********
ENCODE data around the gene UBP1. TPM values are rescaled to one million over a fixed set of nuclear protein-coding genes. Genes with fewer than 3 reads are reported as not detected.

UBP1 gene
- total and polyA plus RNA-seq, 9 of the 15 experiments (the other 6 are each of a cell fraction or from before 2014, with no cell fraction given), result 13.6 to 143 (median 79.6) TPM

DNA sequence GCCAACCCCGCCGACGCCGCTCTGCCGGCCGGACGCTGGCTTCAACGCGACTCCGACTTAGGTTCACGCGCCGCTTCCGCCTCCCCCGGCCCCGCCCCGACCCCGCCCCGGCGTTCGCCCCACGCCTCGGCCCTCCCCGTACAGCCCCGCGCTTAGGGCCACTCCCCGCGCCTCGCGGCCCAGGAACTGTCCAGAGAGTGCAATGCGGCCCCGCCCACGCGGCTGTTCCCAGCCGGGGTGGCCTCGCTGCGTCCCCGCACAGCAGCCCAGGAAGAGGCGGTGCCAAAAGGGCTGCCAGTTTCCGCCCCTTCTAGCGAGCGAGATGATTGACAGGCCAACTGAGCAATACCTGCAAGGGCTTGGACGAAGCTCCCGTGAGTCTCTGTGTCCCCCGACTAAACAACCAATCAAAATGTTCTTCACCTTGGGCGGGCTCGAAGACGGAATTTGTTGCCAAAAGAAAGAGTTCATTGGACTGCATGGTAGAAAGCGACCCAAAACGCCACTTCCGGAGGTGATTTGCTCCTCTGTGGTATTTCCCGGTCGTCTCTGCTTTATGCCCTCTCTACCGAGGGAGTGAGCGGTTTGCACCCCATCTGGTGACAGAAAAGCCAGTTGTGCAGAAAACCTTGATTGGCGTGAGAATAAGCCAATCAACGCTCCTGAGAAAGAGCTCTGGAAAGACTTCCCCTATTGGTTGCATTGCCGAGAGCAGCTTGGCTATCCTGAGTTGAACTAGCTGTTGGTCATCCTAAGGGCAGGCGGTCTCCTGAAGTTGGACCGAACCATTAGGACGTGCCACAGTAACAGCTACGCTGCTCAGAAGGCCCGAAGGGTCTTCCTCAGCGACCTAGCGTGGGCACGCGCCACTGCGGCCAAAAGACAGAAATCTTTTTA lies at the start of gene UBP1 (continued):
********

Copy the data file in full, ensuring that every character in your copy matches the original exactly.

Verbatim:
ENCODE data around the gene UBP1. TPM values are rescaled to one million over a fixed set of nuclear protein-coding genes. Genes with fewer than 3 reads are reported as not detected.

UBP1 gene
- total and polyA plus RNA-seq, 9 of the 15 experiments (the other 6 are each of a cell fraction or from before 2014, with no cell fraction given), result 13.6 to 143 (median 79.6) TPM

DNA sequence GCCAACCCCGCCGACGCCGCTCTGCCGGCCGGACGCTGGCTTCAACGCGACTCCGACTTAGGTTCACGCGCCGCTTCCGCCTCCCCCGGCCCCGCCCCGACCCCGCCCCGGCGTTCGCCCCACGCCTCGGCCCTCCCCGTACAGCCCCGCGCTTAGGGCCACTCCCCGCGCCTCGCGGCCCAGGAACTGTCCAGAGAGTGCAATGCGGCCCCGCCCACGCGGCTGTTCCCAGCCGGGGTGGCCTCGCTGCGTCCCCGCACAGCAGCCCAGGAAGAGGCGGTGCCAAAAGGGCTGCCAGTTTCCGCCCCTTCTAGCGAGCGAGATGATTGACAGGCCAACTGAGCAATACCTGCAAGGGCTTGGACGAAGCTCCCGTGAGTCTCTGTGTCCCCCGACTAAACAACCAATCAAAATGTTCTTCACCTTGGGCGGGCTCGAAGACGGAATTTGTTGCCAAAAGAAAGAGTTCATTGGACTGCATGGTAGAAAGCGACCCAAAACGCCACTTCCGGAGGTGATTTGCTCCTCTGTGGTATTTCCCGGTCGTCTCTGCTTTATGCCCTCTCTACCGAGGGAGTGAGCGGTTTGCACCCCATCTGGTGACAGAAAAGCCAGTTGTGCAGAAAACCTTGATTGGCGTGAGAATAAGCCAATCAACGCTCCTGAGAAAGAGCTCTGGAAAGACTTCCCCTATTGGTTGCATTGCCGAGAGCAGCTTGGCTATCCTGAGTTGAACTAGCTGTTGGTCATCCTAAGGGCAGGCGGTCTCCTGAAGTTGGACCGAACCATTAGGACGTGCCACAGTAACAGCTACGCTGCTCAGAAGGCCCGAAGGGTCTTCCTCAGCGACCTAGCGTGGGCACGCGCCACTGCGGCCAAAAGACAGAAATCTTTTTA lies at the start of gene UBP1 (continued):